Opening the discussion, Mark Kramer pointed out that the Harvard Project aimed not to collect archival documents but to sponsor scholarly publications based on documents held elsewhere. This the Harvard Project did through its publication Journal of Cold War Studies and various book series. In connection with the theme of the conference, and later echoed by other participants, he observed that much material about the Soviet military could be found in archives of the former non-Russian republics of the Soviet Union. For example, archives in Ukraine yield much documentation about the Warsaw Pact's 1968 invasion of Czechoslovakia. The same held true for archival material held in the Baltic states concerning the 1980-81 crisis in Poland.
Vojtech Mastny told those assembled that the military aspect of the Cold War was little known as, until recently, military archives have been mostly inaccessible. He described the Parallel History Project on NATO and the Warsaw Pact, which actively seeks to locate, collect, analyze and interpret the growing numbers of recently declassified documents from NATO, the Warsaw Pact and their respective member states. Founded in 1996, the project represents a cooperative effort of institutes and archives in the United States and Europe. Concerning one category of documents, those of the Warsaw Pact, Mr. Mastny pointed out that although the foreign ministers of the member states signed an agreement in February 1991 to keep Pact documents inaccessible, one could actually examine these documents in Germany, the Czech Republic or Bulgaria, and that the other former Pact countries ought to declassify them as well.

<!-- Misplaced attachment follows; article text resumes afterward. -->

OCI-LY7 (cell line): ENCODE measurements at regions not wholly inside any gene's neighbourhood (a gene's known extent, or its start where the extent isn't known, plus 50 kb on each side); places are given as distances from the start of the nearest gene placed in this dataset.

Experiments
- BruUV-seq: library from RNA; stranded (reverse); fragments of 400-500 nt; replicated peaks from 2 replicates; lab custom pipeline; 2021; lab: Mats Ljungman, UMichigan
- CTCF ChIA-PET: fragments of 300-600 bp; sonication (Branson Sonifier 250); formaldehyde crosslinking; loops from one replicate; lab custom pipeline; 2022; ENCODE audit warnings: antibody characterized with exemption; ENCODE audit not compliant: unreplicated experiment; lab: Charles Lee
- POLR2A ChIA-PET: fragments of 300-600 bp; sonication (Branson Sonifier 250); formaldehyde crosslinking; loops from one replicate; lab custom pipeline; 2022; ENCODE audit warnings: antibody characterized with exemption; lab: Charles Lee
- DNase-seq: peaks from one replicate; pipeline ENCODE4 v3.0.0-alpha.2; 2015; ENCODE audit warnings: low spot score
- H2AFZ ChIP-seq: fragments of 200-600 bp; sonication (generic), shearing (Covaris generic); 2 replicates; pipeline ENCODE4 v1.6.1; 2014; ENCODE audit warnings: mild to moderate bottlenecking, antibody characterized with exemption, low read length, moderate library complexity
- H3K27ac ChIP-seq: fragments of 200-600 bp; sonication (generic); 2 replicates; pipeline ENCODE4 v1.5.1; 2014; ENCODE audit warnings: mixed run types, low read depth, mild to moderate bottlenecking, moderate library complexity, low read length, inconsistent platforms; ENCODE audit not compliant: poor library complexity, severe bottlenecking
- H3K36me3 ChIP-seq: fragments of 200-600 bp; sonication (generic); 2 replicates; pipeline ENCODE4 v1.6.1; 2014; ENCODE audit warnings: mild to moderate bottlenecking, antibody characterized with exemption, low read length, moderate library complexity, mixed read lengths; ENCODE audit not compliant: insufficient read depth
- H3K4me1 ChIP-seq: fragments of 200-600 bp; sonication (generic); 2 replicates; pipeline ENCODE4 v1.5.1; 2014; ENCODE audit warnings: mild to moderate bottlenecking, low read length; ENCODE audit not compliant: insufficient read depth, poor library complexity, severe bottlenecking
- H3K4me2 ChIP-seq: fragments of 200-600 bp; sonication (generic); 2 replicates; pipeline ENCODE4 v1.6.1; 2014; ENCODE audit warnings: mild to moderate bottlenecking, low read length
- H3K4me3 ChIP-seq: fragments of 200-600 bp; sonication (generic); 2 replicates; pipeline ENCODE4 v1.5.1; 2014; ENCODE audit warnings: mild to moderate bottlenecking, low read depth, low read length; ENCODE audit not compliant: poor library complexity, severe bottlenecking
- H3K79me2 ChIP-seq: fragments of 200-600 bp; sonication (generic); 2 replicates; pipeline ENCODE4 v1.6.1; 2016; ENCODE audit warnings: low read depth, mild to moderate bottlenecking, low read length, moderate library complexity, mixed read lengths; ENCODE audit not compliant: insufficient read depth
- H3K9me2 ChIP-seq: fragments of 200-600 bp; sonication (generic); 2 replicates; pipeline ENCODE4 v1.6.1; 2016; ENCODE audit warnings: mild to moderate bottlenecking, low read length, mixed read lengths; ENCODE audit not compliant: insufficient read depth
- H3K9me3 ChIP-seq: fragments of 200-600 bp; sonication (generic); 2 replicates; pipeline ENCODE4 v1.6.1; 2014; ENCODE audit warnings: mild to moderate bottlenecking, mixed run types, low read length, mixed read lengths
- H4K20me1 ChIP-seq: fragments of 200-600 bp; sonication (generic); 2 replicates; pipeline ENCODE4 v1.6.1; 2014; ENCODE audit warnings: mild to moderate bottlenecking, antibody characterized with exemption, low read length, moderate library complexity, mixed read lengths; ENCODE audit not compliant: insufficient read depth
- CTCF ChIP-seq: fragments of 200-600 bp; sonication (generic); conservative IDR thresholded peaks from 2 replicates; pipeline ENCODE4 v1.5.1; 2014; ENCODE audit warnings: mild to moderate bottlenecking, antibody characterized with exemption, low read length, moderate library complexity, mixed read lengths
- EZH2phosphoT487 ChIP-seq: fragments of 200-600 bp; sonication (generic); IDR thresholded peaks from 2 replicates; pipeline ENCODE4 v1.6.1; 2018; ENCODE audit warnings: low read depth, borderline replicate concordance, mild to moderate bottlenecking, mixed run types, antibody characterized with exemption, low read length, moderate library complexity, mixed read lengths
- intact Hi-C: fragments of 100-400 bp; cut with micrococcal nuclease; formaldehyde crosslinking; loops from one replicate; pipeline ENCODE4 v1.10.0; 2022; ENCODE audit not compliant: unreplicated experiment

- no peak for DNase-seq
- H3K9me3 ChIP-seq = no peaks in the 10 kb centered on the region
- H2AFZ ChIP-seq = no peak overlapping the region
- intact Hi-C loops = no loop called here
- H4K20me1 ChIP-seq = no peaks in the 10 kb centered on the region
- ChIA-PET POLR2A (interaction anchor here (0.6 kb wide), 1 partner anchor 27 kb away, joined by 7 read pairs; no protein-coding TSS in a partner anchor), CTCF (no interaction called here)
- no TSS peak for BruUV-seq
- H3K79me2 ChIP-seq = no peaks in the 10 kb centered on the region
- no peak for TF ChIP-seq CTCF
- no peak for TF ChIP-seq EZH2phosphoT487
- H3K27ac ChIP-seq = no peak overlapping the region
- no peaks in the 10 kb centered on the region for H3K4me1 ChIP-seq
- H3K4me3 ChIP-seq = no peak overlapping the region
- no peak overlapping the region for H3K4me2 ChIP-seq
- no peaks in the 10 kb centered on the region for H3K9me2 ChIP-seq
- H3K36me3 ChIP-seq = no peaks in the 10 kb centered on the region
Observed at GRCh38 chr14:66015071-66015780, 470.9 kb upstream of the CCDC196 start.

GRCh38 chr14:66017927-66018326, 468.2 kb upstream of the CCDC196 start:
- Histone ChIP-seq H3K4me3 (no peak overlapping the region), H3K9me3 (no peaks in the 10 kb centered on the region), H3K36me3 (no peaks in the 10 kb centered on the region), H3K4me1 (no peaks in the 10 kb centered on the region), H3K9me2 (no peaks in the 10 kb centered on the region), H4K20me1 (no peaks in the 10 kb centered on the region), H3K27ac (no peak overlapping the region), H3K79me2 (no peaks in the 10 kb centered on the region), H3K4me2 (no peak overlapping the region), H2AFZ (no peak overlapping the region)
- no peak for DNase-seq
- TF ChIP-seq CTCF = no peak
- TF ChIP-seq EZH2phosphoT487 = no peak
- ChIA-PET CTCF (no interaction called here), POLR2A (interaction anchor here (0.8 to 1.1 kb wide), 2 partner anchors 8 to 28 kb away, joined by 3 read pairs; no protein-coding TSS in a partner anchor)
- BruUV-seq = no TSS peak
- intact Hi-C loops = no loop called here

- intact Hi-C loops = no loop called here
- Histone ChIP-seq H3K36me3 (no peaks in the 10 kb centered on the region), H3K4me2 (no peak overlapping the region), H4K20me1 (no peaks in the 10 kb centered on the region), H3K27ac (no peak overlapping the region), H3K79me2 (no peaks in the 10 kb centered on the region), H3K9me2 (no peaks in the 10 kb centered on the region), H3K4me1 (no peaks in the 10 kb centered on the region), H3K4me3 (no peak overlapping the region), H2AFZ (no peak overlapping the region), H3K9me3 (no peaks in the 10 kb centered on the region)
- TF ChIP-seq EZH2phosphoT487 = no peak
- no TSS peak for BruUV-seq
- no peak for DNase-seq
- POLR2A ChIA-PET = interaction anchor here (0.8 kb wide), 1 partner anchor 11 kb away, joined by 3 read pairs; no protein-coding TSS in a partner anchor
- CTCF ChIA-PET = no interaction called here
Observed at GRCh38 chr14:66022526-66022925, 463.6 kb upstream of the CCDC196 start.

Christian Ostermann spoke about the Cold War International History Project at the Woodrow Wilson Center. Begun in 1991, this project aims to integrate new information based on previously inaccessible sources from the former Communist world with Western historiography of the Cold War, a literature traditionally based only on Western sources and what Sovietology could glean. Through its Bulletin and other publications, conferences and its encyclopedic Web site, the Project publicizes new findings concerning Cold War history. One such conference, cosponsored in November 1997 with the National Security Archive, and the Institute of Political Studies of the Polish Academy of Sciences, brought together Poles, Americans and Russians who participated in the 1980-81 Solidarity crisis in Poland. Mr. Ostermann announced that upcoming conferences will consider the origins of détente and Latin America in the Cold War.